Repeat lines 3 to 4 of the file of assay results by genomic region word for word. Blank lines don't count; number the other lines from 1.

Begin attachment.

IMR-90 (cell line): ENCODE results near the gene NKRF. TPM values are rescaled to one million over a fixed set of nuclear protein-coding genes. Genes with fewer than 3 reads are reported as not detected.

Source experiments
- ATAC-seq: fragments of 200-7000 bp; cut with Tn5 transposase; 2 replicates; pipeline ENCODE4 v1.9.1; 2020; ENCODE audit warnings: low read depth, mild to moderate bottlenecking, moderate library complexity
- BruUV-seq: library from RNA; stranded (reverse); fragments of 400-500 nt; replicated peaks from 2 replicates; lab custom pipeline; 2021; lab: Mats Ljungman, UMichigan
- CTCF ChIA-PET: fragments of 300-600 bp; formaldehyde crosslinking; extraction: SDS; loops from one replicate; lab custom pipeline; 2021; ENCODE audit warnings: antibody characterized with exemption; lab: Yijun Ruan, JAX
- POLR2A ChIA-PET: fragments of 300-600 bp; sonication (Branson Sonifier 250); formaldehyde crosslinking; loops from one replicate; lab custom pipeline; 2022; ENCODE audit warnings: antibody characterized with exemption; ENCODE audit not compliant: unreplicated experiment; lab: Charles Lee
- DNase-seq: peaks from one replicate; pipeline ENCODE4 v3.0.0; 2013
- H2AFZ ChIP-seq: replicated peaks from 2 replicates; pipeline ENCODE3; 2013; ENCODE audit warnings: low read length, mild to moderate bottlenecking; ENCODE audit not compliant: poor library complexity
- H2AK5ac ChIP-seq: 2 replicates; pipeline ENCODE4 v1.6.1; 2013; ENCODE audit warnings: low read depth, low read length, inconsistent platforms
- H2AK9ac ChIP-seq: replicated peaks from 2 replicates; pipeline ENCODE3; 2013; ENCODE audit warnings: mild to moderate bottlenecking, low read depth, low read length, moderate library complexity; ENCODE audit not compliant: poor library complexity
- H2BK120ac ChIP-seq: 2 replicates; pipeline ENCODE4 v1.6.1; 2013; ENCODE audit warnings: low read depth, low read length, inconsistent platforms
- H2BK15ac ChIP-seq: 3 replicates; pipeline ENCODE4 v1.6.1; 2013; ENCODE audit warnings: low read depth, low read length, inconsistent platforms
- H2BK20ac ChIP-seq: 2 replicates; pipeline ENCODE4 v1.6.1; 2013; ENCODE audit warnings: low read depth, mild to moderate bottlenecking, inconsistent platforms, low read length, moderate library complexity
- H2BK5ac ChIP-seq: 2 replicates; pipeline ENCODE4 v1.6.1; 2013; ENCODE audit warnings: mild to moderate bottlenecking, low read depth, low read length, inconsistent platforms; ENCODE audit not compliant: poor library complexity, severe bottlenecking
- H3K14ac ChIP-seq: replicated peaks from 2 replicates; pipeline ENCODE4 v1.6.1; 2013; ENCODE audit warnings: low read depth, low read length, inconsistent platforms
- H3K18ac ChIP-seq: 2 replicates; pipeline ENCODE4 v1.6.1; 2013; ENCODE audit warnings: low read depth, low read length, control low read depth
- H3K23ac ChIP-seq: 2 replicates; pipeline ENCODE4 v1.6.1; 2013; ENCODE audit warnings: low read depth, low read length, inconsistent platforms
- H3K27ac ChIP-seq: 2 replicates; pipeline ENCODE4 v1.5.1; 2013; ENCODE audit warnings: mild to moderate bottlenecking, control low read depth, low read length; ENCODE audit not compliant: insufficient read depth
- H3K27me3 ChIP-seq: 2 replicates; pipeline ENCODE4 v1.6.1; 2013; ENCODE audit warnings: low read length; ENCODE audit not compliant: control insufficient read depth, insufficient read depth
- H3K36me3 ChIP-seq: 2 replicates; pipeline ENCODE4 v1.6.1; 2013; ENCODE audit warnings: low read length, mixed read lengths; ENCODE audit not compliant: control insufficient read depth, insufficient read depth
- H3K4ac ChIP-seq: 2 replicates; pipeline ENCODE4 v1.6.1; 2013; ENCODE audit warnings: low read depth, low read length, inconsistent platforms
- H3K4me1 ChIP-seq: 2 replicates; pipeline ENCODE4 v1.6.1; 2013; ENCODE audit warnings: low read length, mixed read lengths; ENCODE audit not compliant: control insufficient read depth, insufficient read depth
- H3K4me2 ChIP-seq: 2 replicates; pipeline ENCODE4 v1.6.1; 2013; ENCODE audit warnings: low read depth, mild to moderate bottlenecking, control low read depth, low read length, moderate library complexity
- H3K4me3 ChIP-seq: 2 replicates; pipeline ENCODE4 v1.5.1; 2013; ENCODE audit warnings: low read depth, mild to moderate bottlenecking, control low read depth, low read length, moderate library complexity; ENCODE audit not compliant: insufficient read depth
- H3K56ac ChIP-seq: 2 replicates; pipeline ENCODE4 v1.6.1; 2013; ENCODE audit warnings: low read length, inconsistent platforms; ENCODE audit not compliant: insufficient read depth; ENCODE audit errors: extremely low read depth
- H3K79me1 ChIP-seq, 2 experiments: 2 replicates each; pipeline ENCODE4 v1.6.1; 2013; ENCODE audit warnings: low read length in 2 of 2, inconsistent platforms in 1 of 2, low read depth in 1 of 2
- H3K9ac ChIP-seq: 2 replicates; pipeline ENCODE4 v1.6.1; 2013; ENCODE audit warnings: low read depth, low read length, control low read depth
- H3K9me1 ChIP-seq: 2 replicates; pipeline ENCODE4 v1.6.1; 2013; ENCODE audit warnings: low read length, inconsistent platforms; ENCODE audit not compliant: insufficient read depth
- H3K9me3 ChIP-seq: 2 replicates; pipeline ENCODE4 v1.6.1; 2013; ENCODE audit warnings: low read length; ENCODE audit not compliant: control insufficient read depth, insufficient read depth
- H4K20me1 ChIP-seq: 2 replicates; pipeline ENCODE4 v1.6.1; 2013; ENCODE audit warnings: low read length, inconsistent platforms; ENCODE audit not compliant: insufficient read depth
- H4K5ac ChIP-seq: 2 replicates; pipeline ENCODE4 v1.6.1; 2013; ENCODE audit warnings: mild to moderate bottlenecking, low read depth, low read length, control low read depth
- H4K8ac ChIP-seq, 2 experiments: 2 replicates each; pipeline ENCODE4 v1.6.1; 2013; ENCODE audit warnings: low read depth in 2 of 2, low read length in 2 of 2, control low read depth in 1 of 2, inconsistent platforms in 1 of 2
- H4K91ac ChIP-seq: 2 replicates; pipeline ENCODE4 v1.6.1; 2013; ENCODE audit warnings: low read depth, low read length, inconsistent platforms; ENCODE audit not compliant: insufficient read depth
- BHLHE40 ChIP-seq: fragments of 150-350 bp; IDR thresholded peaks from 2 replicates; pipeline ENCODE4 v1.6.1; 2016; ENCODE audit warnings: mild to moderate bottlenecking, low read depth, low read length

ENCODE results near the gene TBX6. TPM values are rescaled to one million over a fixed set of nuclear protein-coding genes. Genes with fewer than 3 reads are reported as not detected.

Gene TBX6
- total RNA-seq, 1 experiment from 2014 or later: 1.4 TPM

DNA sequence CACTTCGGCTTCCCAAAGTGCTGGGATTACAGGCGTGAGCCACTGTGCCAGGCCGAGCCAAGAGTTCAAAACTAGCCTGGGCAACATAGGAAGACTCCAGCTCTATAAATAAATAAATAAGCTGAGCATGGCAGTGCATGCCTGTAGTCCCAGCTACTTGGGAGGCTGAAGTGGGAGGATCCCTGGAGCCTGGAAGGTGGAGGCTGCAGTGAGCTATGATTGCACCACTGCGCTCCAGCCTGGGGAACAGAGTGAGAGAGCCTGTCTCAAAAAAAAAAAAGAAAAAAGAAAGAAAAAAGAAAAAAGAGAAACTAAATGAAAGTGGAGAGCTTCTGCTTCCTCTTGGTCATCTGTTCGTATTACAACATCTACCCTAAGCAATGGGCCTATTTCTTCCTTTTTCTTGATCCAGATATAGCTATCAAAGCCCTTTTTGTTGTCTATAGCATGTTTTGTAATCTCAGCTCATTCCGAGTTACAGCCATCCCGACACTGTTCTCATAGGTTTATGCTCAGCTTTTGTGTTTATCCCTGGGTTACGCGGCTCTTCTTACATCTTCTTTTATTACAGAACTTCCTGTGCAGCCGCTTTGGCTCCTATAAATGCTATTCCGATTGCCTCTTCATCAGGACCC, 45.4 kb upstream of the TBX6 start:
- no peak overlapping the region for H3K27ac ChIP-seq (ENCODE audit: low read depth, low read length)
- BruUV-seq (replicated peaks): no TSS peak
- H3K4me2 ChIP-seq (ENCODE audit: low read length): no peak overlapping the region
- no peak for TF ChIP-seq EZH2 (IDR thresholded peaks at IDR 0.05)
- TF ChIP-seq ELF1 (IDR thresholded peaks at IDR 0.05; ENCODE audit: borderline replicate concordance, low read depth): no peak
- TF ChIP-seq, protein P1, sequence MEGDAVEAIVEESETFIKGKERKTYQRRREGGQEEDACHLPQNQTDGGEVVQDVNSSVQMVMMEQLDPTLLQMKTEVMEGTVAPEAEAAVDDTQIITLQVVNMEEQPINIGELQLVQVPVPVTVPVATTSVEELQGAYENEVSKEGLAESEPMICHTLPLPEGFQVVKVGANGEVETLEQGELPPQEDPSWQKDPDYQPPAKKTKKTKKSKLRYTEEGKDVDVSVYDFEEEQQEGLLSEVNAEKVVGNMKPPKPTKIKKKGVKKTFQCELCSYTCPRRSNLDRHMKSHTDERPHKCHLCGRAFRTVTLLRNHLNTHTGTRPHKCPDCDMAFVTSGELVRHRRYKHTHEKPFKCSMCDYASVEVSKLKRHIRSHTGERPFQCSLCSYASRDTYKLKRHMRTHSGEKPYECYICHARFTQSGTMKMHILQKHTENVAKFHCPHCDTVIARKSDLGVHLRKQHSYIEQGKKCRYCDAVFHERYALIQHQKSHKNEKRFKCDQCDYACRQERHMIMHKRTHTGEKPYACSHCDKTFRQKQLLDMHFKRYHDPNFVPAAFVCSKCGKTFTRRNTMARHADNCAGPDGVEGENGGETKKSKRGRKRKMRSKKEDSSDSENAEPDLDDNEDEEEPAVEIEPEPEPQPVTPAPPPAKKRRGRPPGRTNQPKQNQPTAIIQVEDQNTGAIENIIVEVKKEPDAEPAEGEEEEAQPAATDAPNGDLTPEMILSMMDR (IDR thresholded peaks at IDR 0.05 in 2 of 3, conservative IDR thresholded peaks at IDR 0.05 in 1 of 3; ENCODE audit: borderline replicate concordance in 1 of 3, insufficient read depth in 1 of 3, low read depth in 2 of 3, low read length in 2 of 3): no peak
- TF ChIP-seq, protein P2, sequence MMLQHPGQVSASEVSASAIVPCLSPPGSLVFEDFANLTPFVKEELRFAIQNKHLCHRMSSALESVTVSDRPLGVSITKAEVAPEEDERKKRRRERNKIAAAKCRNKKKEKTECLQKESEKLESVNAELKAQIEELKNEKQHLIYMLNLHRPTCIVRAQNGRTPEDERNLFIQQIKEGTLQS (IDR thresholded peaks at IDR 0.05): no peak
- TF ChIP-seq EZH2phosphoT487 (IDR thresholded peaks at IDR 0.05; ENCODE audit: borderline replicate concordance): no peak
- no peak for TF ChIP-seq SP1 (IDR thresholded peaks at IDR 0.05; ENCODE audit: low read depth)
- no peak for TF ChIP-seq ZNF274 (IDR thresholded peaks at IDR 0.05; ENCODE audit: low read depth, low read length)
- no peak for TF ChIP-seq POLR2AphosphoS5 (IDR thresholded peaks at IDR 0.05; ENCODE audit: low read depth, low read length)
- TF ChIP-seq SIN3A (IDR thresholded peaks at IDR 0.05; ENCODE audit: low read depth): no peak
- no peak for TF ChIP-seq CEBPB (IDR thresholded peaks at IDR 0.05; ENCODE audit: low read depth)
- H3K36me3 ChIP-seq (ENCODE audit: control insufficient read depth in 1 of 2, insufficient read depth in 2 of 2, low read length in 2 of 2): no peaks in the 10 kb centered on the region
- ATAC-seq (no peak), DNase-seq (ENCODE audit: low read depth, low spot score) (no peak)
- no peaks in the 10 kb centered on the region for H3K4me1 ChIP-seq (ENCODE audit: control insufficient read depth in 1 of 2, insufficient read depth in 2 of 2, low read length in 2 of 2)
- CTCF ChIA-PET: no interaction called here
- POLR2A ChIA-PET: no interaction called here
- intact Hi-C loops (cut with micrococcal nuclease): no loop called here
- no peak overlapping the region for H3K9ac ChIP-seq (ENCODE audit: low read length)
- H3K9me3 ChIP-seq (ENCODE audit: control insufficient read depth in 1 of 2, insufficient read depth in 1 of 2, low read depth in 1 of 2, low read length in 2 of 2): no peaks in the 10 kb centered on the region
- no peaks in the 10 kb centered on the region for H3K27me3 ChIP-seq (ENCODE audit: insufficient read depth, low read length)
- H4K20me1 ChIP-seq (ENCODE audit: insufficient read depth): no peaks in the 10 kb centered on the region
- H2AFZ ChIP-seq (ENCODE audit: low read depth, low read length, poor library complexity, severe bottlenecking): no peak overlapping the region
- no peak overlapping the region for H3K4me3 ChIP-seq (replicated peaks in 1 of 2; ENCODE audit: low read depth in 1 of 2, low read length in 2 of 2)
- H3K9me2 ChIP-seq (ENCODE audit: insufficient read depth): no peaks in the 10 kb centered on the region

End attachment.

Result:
- ATAC-seq: fragments of 200-7000 bp; cut with Tn5 transposase; 2 replicates; pipeline ENCODE4 v1.9.1; 2020; ENCODE audit warnings: low read depth, mild to moderate bottlenecking, moderate library complexity
- BruUV-seq: library from RNA; stranded (reverse); fragments of 400-500 nt; replicated peaks from 2 replicates; lab custom pipeline; 2021; lab: Mats Ljungman, UMichigan